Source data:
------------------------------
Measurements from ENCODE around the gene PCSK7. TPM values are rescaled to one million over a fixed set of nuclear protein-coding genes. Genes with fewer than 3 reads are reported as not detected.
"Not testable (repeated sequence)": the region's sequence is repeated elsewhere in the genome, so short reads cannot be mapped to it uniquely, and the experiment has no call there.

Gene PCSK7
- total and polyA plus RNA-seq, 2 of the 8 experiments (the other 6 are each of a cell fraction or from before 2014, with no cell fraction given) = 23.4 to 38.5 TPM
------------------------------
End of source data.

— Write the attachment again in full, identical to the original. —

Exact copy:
Measurements from ENCODE around the gene PCSK7. TPM values are rescaled to one million over a fixed set of nuclear protein-coding genes. Genes with fewer than 3 reads are reported as not detected.
"Not testable (repeated sequence)": the region's sequence is repeated elsewhere in the genome, so short reads cannot be mapped to it uniquely, and the experiment has no call there.

Gene PCSK7
- total and polyA plus RNA-seq, 2 of the 8 experiments (the other 6 are each of a cell fraction or from before 2014, with no cell fraction given) = 23.4 to 38.5 TPM